TL;DR: Can thinking about how we enjoy art help teachers enjoy the drudgery of their work? I think so.
I am in the weeds of some headache-inducing philosophy today: trying to understand some rather abstruse ideas, because I keep glimpsing ways I think they can help us understand some of the most pressing and practical issues in teaching. I grow so impatient with some philosophers, especially phenomenologists like the guy I am working with right now (Roman Ingarden). I am all in favor of saying something specific using lots of words, if you need all the words (and specialized vocabulary) to get across something that has not been said before – and I think that’s what he’s doing here. But still – uy.
There was a time when the music of long words and complex arguments was entrancing to me for its own sake. The ability to use those words had self-esteem value as a marker of how well-read I was becoming as much as for their actual import. But I am at a different place now, and am eager to understand high-minded stuff in ways that I can really relate to pressing questions that I face as an educator, and that my students will face eventually. I value erudition clearly expressed, above all. (I don’t find this an anti-intellectual stance, incidentally: if anything it is energetically pro-intellectual, believing as it does that the life of the mind has vital contributions to make to policy and practice. So there.)
I’m also working on a paper for a philosophy conference next month, and these ideas are finding their way into that project, in the specialized language that is always a part of professional boundary maintenance. But this blog always helps me find (I hope) a clear way to express sometimes muddy concepts. So here I’ll try to explain clearly why I find this 1961 paper by Roman Ingarden so exciting, and why I think its insights have a lot to offer people who are engaged in the vocation of teaching. (And if you’re attending the conference too, well – spoilers ahead.)
Ingarden’s main project is to understand what we are doing with our mind when we become so engaged by an object that we get “swept away” by it into a rapturous engagement with it that he (among others) calls an “aesthetic experience.” The exciting idea he brings to this question is the notion that you – the viewer of a painting or a statue, or the hearer of a song – are participating in making that art object the something special that it is.
On the one hand, the idea that we participate in making art special is not so new or groundbreaking – I blogged about it earlier today, in fact, maintaining that it’s the specificity of our own engagement with this viewing of a film, or that listening to of a record, in a particular moment in space and time that makes it so moving to us. But I think he is going my idea one better: he is suggesting that we are actually doing some of the work that makes that painting, statue, or record so entrancing to us – that without us, it maybe is not so special. The work we are doing involves our willingness to cooperate with the object itself to make it all it could be, even if that means willfully ignoring some of its faults that might detract from its beauty, or becoming “complicit” in agreeing to imagine parts of it that are not there yet or never were, but that – if imagined – make it even more gorgeous.
He uses a vivid example: the iconic statue of Venus de Milo. The one thing everyone in the world knows about this statue is that it does not have arms, and yet most of the world still finds it ineffably beautiful. How come? Ingarden thinks it’s because the statue’s present qualities – the ones that are really there – are so engaging and promising that we willfully overlook any qualms we might have about looking at an armless statue and cooperate in imagining their presence (or, at the very least, not letting their absence detract from our experience of its beauty). The arms are only the most apparent example of the willful fooling-ourselves that we are willing to do: we will work to overlook all other kinds of flaws that might be found in this or any physical object or its presentation (e.g., pits in the marble, discolorations, bad lighting, a noisy tour group) if we are so engaged by the possibility of gorgeousness that we think it’s worth the effort.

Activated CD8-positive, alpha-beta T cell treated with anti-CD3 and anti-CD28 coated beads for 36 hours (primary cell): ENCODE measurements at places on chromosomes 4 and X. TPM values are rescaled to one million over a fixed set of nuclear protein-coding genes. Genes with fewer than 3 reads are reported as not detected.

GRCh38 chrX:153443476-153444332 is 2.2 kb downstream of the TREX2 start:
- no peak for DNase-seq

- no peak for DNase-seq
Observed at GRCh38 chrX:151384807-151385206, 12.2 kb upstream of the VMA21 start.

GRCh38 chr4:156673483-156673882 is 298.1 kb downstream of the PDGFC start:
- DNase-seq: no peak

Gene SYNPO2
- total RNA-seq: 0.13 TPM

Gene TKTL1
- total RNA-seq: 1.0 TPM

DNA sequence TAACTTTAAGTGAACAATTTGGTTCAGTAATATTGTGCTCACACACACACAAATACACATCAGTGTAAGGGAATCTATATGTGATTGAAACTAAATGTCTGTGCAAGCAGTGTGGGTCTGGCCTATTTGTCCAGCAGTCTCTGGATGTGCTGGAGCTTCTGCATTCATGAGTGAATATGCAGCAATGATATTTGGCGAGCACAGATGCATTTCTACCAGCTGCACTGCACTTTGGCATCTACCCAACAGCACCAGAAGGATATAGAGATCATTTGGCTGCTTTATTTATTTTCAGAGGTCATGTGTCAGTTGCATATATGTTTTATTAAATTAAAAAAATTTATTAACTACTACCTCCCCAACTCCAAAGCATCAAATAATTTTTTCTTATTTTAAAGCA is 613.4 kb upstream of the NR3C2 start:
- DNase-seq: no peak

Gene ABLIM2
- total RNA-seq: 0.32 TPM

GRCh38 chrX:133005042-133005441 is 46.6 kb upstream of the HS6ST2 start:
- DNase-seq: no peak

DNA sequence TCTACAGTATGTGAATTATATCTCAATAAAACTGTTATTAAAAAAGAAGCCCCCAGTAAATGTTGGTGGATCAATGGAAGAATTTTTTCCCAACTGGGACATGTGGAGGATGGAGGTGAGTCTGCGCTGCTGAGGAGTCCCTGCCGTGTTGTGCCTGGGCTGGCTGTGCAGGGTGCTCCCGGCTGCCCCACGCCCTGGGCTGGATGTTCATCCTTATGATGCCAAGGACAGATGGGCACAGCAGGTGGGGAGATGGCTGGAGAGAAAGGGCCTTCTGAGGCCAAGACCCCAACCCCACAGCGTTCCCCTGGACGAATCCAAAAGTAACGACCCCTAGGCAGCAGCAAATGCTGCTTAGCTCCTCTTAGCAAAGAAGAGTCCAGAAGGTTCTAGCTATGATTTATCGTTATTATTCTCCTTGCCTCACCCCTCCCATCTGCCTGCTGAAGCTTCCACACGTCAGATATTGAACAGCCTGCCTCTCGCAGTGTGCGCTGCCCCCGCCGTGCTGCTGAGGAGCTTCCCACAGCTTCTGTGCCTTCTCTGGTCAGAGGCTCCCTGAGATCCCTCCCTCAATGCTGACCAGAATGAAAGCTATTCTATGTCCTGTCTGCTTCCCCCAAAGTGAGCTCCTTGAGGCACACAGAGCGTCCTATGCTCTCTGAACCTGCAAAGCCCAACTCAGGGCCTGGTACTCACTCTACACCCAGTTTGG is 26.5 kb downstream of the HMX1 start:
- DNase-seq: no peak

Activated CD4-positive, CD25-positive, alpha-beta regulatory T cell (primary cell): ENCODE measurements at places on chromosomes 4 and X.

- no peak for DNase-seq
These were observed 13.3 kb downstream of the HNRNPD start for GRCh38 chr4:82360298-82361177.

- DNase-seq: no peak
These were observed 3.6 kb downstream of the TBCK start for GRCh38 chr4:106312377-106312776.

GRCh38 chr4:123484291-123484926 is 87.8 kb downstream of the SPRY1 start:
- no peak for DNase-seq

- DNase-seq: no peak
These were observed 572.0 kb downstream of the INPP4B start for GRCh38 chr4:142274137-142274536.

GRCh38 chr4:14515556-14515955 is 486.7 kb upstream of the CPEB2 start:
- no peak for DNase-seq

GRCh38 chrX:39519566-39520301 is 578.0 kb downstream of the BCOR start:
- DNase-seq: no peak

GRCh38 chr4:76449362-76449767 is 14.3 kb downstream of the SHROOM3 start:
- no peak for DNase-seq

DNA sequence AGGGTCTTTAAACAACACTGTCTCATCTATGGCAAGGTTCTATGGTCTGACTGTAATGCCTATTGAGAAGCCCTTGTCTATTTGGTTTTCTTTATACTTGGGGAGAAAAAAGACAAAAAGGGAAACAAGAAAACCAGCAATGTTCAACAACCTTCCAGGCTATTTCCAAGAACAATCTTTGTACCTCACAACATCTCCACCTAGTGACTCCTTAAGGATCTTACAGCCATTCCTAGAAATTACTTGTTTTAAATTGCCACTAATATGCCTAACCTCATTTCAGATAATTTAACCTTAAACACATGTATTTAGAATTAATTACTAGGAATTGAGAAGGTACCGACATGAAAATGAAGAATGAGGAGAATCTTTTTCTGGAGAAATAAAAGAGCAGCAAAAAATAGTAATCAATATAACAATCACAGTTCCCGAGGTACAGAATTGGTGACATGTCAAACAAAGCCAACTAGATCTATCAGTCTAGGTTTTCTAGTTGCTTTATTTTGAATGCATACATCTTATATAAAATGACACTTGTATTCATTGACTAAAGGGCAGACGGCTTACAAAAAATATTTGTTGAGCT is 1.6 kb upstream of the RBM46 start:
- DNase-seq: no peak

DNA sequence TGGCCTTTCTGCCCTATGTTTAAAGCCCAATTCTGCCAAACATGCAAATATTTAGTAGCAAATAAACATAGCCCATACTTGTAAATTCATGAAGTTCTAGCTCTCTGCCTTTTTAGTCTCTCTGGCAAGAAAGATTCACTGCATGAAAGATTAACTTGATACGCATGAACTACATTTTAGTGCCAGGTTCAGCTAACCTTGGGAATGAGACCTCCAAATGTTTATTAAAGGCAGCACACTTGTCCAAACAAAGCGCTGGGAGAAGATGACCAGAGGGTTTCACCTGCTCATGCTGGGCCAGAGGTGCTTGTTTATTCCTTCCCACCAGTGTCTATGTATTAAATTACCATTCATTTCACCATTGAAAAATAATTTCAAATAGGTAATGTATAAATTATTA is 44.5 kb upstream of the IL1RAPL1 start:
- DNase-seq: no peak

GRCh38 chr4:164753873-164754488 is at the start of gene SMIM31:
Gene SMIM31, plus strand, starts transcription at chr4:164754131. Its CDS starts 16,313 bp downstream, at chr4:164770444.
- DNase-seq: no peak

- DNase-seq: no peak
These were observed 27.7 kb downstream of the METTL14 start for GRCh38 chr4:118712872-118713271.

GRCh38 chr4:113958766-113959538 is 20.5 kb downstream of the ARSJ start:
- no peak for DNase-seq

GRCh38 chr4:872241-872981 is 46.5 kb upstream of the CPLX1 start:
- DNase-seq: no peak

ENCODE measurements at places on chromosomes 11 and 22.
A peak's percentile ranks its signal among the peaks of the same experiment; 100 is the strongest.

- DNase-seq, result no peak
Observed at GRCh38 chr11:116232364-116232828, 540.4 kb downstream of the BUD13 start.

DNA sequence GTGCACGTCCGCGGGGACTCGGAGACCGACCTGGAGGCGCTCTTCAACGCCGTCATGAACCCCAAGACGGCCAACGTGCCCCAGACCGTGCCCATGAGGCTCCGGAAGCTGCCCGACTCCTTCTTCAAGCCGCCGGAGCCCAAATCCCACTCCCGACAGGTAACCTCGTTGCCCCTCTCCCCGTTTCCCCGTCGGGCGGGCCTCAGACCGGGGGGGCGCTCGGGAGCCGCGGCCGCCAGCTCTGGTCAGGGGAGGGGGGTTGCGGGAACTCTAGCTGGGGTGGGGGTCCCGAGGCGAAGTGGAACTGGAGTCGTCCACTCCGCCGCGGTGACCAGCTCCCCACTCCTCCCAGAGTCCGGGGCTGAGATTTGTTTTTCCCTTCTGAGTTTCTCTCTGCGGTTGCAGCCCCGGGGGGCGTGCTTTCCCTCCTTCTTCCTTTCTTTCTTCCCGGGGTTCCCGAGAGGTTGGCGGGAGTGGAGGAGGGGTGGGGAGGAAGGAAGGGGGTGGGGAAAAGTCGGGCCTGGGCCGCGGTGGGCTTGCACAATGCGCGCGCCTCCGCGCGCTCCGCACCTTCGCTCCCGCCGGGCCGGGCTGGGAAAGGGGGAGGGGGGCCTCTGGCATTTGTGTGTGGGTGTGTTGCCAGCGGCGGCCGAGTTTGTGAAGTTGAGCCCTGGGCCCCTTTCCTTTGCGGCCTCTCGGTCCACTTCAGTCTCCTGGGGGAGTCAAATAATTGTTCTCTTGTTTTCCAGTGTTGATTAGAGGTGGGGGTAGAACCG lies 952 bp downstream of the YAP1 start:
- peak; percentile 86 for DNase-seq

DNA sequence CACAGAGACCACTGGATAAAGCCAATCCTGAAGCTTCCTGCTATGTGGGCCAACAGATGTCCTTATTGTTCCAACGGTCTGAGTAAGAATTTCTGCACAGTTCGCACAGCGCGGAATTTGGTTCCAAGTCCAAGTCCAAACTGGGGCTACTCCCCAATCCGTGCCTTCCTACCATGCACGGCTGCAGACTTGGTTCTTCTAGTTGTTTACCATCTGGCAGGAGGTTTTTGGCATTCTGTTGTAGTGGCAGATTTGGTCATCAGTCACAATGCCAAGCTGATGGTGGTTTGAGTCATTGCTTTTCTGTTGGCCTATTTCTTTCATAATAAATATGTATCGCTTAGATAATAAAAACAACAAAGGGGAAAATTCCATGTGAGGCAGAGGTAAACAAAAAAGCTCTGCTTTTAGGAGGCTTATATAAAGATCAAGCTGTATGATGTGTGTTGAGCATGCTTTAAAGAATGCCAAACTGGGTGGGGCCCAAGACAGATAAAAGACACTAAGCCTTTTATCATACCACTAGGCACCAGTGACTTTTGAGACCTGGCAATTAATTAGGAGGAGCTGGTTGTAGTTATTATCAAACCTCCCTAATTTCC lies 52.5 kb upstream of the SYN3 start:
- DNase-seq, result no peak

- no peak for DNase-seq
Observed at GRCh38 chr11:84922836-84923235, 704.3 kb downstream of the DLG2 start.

So in a real way (this is what he finds most interesting, though not me), the object we are looking at and digging so hard is not actually a real object: it’s a constructed one in our minds, one where we have willfully filled in all the holes and glossed over all the faults in order to better render it something gorgeous and satisfying. He has some interesting ideas about how we know we are actually having an “aesthetic experience” because we can actually track our having of it by how completely we forget, if only for a moment, the everyday world we are in (we stop “dead in our tracks” to contemplate a gorgeous sunset, then have to remember what we were up to before we can continue on with it). Which is cool, because it helps explain (justify?) the way the arts interrupt everyday life and (hopefully) change our perception of everyday life when we have to get back to things.
But the reason I find this whole consideration of aesthetic experience most interesting and exciting is because I think it helps explain a big part of teacher’s daily work and why (how?) they find it satisfying.
It seems pretty inescapable to me that teachers (English teachers and education teachers, in my personal experience, though I am pretty confident this holds for all other disciplines too) spend huge amounts of time hanging nose-to-nose with incomplete, underdeveloped, and sometimes just plain bad work. That’s because teachers, by definition, work with people on things that those people are not good at yet. or not-as-good-at-yet as the teacher is. The writing teacher became a writing teacher by reading a LOT and doing a LOT of writing; that’s what makes her someone in a position to help other people get better at writing. But that also means she’s spending practically her whole professional life with incomplete, underdeveloped writing – the exact thing she has spent a career identifying and, presumably, learning to avoid. How is she of all people – someone who KNOWS good writing, and presumably LOVES it – supposed to stay engaged and compassionate and focused and productive through hours and hours of reading POOR writing? Put this way, teaching – or at least marking up and grading student papers – seems like torture, and any pleasures that might derive from it seem masochistic or, at least, a little twisted.